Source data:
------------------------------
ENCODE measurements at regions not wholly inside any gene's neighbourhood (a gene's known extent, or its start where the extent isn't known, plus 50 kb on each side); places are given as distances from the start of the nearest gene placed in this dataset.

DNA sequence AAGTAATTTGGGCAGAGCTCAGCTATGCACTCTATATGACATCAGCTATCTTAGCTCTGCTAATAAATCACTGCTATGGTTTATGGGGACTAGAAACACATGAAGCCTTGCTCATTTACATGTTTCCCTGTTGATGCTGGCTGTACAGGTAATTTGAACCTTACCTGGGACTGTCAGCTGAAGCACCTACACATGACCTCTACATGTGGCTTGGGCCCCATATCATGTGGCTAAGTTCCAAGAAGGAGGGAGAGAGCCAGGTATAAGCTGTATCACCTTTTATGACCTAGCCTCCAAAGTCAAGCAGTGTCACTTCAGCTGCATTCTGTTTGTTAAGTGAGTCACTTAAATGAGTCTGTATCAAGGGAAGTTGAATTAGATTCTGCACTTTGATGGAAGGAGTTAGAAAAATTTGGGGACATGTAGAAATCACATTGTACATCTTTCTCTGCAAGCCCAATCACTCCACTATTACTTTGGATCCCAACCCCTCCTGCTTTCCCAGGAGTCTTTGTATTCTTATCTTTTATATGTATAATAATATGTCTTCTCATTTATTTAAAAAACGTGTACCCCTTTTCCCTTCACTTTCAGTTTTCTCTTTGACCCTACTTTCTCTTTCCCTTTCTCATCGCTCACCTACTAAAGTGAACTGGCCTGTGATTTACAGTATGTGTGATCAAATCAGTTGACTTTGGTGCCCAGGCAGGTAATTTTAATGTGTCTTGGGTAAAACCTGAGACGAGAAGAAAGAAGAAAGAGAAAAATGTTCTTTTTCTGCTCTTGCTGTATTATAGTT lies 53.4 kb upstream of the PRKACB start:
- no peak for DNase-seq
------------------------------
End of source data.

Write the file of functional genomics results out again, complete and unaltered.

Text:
ENCODE measurements at regions not wholly inside any gene's neighbourhood (a gene's known extent, or its start where the extent isn't known, plus 50 kb on each side); places are given as distances from the start of the nearest gene placed in this dataset.

DNA sequence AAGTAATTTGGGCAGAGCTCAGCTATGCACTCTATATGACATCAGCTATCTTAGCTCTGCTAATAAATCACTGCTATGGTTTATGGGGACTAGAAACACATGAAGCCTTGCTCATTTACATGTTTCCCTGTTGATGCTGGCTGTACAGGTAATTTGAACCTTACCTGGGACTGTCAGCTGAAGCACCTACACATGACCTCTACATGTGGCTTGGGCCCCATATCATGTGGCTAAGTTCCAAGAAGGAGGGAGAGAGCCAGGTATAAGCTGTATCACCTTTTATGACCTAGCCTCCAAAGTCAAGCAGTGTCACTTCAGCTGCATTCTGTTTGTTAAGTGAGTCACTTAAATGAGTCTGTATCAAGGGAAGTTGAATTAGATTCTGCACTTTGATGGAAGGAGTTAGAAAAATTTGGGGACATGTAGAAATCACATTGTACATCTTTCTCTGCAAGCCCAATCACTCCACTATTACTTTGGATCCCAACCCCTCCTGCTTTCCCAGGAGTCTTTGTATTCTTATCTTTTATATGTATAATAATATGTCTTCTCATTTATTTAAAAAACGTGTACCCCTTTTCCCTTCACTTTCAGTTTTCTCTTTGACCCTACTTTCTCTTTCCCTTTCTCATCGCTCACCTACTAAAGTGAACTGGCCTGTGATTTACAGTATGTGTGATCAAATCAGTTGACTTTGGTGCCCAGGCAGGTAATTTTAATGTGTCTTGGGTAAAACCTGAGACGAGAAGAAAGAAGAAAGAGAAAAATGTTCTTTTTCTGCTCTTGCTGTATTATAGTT lies 53.4 kb upstream of the PRKACB start:
- no peak for DNase-seq